At least 40 people were killed in Kabul after an ambulance packed with explosives blew up in a crowded area. The blast left 140 people wounded, said officials in an attack claimed by the Taliban.
The explosion — one of the biggest since a truck bomb ripped through the Afghan capital’s diplomatic quarter on May 31 last year — triggered chaotic scenes as terrified people fled the area where several high-profile organisations, including the European Union, have offices.
“The latest toll from Kabul hospitals stands at 40 martyred and 140 wounded,” health ministry spokesman Waheed Majroh told the press.
According to the eyewitnesses, the force of the blast shook windows of buildings at least two kilometres away and shattered windows within hundreds of metres of the site. Some low-rise structures in the vicinity of the explosion also collapsed.
“The suicide bomber used an ambulance to pass through the checkpoints. He passed through the first checkpoint saying he was taking a patient to Jamuriate hospital and at the second checkpoint he was recognised and blew his explosive-laden car,” interior ministry deputy spokesman Nasrat Rahimi told the news agency.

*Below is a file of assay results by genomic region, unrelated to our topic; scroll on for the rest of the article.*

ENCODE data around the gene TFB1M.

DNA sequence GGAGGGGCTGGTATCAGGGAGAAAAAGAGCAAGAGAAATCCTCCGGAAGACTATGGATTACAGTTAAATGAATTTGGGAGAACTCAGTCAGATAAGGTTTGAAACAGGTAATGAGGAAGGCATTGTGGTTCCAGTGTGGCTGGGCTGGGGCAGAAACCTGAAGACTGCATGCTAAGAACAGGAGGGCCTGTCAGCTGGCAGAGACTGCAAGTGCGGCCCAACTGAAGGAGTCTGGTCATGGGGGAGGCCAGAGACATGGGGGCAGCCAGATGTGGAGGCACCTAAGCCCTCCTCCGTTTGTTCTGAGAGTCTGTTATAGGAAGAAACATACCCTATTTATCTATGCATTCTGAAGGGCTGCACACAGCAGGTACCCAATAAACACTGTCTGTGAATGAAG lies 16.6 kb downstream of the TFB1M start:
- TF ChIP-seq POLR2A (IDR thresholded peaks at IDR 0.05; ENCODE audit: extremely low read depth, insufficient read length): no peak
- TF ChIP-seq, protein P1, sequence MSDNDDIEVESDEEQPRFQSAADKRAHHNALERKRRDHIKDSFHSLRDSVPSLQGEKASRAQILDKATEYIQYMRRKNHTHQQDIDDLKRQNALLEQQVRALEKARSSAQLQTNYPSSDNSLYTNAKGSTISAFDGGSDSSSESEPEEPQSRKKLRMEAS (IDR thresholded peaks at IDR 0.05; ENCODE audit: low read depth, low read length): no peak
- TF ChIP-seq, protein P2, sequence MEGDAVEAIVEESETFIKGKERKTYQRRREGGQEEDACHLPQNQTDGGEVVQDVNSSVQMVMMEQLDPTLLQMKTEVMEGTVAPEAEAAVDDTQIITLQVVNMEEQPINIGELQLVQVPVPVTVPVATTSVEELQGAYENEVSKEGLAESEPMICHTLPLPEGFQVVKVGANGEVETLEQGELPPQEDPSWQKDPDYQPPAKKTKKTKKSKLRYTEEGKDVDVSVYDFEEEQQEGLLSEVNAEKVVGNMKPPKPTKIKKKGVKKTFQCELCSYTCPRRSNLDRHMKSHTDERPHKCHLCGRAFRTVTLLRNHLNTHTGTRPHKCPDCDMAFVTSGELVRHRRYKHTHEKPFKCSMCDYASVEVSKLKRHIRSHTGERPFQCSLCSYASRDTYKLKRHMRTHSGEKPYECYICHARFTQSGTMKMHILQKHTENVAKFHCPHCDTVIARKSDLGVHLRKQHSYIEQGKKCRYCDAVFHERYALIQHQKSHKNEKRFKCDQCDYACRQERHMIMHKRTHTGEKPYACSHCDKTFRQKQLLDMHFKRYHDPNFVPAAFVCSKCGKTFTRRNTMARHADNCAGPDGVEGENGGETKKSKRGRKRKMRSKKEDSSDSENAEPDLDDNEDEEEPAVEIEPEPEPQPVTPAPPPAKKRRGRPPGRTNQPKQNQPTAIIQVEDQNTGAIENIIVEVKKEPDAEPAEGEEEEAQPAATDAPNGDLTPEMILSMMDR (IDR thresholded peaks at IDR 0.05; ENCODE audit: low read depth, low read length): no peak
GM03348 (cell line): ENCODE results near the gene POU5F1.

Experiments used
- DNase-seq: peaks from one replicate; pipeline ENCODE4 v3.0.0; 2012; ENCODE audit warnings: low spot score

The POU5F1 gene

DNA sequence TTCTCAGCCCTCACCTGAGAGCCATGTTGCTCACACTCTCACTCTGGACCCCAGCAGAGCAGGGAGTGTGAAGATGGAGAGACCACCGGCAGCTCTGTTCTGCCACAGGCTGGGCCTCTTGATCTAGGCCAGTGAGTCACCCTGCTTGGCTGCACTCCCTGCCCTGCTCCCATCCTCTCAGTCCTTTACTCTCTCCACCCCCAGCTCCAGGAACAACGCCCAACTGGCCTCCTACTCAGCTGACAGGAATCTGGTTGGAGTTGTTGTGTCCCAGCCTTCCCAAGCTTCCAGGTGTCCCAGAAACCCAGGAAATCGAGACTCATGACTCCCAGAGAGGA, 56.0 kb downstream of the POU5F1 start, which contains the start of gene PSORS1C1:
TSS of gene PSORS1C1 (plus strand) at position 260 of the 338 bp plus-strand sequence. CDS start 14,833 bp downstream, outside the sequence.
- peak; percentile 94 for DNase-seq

The Taliban claimed responsibility for the attack on social media — their second deadly assault in Kabul in the space of a week.
The explosion happened in a busy part of the city where the High Peace Council, which is charged with negotiating with the Taliban, has offices. “It targeted our checkpoint. It was really huge – all our windows are broken,” Hassina Safi, a member of High Peace Council, said.
Members of the European Union’s delegation in Kabul were in their “safe room” and there were no casualties, an official told the press.
The explosion comes exactly a week after Taliban militants stormed a luxury hotel in Kabul, killing at least 22 people, the majority foreigners.
A security alert issued to foreigners this morning had warned that the Islamic State group, which has terrorised the city in recent months, was planning “to conduct aggressive attacks” on supermarkets, shops and hotels frequented by foreigners.
(With inputs from Agencies)